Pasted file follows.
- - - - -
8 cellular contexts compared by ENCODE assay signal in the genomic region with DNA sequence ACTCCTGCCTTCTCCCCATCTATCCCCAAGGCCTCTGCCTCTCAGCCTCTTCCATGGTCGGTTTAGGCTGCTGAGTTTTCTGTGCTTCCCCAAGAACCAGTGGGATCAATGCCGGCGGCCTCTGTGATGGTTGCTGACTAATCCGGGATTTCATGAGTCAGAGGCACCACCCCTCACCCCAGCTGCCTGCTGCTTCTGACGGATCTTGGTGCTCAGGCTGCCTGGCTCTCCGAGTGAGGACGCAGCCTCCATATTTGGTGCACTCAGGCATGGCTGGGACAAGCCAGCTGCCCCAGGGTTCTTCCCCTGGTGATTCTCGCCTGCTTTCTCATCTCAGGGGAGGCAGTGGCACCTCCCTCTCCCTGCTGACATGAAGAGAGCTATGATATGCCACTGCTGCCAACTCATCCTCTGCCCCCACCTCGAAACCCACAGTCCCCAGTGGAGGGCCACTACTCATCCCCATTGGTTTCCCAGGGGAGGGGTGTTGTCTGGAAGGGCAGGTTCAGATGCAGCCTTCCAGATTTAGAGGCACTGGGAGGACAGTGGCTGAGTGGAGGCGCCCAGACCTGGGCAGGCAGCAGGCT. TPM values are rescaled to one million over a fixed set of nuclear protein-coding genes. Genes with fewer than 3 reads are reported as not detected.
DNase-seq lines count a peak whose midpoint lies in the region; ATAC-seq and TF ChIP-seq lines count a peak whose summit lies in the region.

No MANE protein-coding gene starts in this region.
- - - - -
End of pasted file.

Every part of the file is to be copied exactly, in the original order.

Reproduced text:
8 cellular contexts compared by ENCODE assay signal in the genomic region with DNA sequence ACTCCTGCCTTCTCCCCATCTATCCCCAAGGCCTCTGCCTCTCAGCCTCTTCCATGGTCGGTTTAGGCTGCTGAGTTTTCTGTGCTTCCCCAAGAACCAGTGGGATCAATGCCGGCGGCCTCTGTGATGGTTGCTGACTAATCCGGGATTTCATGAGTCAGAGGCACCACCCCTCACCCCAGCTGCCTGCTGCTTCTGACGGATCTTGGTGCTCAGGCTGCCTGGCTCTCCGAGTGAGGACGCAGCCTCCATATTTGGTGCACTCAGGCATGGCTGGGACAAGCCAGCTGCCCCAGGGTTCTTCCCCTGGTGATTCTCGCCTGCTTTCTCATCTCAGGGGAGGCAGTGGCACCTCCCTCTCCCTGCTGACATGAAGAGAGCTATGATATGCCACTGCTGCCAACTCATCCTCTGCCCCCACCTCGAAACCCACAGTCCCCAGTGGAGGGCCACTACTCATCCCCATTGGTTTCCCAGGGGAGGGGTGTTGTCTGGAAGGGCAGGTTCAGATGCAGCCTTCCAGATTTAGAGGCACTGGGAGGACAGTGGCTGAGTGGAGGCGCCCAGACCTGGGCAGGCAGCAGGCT. TPM values are rescaled to one million over a fixed set of nuclear protein-coding genes. Genes with fewer than 3 reads are reported as not detected.
DNase-seq lines count a peak whose midpoint lies in the region; ATAC-seq and TF ChIP-seq lines count a peak whose summit lies in the region.

No MANE protein-coding gene starts in this region.